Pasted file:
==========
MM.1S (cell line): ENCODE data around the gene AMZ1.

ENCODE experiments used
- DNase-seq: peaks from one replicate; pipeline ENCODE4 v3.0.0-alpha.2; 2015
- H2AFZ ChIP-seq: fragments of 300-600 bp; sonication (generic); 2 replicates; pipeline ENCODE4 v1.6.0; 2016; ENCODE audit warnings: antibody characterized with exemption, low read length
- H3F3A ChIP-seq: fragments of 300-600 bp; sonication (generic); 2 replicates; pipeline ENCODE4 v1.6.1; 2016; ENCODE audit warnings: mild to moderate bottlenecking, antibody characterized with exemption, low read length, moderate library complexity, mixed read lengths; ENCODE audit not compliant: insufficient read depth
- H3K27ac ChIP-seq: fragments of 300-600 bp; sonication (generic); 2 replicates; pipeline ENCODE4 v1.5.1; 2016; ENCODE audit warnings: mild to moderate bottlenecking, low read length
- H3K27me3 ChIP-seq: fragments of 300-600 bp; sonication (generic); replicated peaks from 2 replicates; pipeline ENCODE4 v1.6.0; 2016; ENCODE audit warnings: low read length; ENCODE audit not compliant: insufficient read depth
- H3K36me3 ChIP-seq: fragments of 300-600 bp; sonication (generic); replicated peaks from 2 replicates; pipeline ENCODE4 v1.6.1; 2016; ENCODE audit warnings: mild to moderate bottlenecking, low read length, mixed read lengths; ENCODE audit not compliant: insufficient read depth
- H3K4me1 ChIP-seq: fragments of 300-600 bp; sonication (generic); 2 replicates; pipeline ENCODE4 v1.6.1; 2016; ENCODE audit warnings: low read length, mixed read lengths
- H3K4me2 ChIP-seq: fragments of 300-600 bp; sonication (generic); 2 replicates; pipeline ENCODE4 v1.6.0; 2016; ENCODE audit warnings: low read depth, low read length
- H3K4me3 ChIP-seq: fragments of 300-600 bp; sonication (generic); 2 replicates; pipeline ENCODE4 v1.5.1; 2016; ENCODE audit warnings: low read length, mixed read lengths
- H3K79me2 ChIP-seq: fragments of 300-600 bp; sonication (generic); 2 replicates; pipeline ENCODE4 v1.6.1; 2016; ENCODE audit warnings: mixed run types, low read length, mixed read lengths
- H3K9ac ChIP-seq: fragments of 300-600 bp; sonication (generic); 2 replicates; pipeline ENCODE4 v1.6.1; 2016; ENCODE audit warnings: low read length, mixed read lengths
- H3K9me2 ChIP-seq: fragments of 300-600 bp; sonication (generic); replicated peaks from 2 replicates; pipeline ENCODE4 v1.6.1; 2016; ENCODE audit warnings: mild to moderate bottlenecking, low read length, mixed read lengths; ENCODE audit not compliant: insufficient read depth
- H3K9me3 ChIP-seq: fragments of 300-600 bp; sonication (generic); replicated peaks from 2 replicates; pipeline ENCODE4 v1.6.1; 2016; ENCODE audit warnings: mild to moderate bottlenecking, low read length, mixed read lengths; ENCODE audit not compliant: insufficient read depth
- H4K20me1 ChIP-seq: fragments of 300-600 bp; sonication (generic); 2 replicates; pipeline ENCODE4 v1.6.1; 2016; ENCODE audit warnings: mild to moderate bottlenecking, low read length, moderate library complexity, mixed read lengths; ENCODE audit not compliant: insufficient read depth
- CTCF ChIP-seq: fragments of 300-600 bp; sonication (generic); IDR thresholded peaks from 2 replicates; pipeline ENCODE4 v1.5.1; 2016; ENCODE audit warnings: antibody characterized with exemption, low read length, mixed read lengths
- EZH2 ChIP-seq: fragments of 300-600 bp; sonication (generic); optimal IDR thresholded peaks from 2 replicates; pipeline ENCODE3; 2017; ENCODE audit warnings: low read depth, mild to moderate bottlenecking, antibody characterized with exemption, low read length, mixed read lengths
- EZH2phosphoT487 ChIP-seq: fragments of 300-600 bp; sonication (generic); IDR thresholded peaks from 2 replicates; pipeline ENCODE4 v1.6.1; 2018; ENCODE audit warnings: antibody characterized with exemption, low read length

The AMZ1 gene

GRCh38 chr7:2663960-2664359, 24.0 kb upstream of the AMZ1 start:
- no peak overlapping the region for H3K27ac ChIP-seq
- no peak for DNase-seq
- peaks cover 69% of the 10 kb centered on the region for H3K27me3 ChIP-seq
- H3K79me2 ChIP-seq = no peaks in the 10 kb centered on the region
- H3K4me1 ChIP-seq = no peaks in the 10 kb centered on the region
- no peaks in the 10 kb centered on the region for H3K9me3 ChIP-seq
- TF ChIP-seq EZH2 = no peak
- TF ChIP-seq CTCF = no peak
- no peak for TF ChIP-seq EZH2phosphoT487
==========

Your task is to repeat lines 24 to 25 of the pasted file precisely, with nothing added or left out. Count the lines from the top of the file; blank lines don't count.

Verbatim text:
- peaks cover 69% of the 10 kb centered on the region for H3K27me3 ChIP-seq
- H3K79me2 ChIP-seq = no peaks in the 10 kb centered on the region